RENEE MONTAGNE, HOST:
As the Islamic State took over large swaths of Syria and Iraq, it targeted ancient treasures for destruction - sculptures and temples that were the region's cultural heritage. As NPR's Sylvia Poggioli reports, replicas of several vandalised masterpieces are now on exhibit at Rome's Colosseum.
SYLVIA POGGIOLI, BYLINE: This guide is showing a tourist group the Colosseum.
UNIDENTIFIED WOMAN: People started calling the amphitheater from the Colossus - the Colossus that was outside it. This is why everybody calls it the Colosseum.
POGGIOLI: While the ancient Romans saw a Colossus - a large statue outside the Roman amphitheater - today, visitors can admire a new one inside - the human-headed, winged bull that stood outside the palace at Nimrud in Iraq. Standing some 16-feet high, it's a life-size replica of the original that was bulldozed into dust by the Islamic State last year in what had been the capital of the Assyrian Empire, founded in the 13th century BC. Art historian and restoration expert Cristina Acidini supervised the reconstructions of the artworks in this exhibit that's called Rising From Destruction.
CRISTINA ACIDINI: The winged bull was extremely challenging because of the size.
POGGIOLI: Acidini says specially trained technicians worked on photographs to create a small-scale model. And then, thanks to 3D printers and other state-of-the-art technology, the replica was created in several pieces.
ACIDINI: And then has been hardened with a special varnish. And after the hardening process, has been totally covered by layers and layers of real stone - three kinds of stones that have been grinded like dust.
POGGIOLI: And then, says Acidini, the pieces were assembled here inside the coliseum, like a giant, three-dimensional jigsaw puzzle. The other full scale-replicas in the Colosseum are the reconstruction of a room in Ebla, Syria, where ancient archives had been discovered, and a portion of the ceiling from the 2000-year-old Temple of Bel in Palmyra, the UNESCO World Heritage Site that had some of the Middle East's best-preserved antique artifacts. Francesco Rutelli, curator of the exhibit, explains its message.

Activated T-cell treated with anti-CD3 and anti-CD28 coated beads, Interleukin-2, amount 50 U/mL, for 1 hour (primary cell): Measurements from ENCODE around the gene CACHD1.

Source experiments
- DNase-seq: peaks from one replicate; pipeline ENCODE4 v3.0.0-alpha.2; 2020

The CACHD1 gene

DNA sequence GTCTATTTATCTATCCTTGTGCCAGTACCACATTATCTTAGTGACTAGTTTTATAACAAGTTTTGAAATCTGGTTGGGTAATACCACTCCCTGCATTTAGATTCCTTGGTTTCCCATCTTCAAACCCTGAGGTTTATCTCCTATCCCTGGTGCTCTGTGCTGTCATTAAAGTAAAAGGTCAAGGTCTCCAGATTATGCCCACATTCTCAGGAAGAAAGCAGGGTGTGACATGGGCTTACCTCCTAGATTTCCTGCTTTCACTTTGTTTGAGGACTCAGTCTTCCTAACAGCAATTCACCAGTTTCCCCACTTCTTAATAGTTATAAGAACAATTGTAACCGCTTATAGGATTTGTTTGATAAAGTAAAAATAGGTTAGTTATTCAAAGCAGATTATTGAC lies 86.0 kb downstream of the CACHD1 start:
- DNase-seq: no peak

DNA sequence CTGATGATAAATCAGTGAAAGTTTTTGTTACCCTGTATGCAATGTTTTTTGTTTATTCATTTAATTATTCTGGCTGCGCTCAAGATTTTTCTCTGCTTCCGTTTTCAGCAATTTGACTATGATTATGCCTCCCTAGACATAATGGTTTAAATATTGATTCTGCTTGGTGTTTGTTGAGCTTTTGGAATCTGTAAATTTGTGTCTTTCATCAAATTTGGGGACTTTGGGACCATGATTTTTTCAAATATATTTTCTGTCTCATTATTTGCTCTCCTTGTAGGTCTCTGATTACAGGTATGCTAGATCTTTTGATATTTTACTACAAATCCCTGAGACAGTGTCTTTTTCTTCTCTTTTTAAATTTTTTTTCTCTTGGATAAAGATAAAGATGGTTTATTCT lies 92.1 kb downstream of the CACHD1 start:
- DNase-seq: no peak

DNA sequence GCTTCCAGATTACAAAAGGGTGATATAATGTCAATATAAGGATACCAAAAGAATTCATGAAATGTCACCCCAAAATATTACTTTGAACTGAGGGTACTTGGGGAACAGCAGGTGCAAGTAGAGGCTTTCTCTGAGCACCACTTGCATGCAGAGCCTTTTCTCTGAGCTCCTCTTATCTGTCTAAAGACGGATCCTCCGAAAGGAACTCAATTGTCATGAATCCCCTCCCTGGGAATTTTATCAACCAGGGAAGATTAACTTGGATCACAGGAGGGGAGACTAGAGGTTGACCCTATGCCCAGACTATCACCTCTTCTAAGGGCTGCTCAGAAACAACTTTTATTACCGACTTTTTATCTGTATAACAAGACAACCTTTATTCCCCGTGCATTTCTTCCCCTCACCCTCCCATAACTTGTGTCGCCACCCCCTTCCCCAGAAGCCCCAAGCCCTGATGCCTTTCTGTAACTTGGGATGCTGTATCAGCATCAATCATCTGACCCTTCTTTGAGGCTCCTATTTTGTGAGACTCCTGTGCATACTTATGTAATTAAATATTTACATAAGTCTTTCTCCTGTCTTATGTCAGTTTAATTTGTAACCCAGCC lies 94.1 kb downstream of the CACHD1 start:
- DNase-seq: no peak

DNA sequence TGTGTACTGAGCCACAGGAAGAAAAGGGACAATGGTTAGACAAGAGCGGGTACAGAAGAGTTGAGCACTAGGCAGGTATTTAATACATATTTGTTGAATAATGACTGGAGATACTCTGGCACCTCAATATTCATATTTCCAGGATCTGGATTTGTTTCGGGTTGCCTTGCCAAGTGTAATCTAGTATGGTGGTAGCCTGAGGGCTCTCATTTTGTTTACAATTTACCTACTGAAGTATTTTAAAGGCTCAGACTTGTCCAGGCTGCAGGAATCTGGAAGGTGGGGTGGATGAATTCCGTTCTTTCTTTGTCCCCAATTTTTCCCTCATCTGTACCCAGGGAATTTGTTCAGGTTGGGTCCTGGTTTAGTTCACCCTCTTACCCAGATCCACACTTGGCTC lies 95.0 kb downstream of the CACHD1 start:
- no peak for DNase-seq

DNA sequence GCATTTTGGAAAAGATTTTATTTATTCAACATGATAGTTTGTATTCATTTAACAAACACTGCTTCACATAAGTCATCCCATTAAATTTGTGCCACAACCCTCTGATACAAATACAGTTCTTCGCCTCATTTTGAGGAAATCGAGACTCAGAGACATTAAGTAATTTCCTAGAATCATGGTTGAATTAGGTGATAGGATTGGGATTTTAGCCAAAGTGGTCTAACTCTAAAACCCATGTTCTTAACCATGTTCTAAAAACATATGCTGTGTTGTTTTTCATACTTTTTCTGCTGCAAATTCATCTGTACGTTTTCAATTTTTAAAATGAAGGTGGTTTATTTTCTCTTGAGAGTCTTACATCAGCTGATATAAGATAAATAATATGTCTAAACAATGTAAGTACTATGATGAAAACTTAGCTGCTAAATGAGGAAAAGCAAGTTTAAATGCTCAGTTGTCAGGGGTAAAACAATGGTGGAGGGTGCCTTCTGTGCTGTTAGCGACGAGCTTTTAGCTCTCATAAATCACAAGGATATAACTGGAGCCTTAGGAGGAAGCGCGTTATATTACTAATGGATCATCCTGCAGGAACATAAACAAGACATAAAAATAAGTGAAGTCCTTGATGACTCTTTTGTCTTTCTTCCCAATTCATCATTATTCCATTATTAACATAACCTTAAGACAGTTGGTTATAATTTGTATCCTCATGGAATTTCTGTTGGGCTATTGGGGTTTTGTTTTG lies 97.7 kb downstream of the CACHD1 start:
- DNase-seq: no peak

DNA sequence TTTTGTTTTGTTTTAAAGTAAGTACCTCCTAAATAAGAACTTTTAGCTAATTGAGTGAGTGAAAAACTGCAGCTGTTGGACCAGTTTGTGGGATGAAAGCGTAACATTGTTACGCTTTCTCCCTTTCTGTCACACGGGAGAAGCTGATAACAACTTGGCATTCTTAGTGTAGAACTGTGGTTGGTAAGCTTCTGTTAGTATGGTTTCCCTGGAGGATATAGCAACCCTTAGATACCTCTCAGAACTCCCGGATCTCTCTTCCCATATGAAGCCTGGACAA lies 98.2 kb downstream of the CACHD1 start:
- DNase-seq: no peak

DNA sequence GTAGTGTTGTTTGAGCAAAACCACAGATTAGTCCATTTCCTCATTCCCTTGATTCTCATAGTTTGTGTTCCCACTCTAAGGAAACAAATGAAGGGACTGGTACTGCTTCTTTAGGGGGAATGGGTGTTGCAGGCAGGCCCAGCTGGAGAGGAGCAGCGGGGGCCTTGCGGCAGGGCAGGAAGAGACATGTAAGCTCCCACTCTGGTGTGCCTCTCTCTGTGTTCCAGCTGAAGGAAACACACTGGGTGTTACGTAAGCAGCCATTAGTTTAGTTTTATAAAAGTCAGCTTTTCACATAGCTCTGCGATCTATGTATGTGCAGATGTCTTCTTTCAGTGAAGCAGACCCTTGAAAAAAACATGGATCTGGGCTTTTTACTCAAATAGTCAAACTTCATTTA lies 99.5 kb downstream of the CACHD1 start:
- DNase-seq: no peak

FRANCESCO RUTELLI: To show that all has been destroyed can be reconstructed.
POGGIOLI: Rutelli, who was once Italy's culture minister, says one country's cultural heritage is important for all humankind.
RUTELLI: Because it is our heritage, not only the Syrian or Iraqi or Afghani or Latin American. It's a universal heritage.
POGGIOLI: During its 10-month occupation of Palmyra, the Islamic State razed two ancient temples and a triumphal arch. They also beheaded the archaeologist who had been Palmyra's custodian for 40 years because he refused to reveal the location of many artifacts he had hidden. The Rome exhibit also contains two ancient marble busts damaged during ISIS's occupation of Palmyra and which will be restored here.
Rutelli calls them the war-wounded of Palmyra. The curator says that while during a war it's very rare to open up a corridor for culture, the busts were able to arrive in Rome thanks to a complicated diplomatic effort and the cooperation of both the Syrian Directorate of Antiquities and members of the opposition.
RUTELLI: It's a very rare question. We have to recognize that there are people who do not resign when the danger comes.
POGGIOLI: The exhibit, Rising From Destruction, will be on display until December 16. Sylvia Poggioli, NPR News, Rome.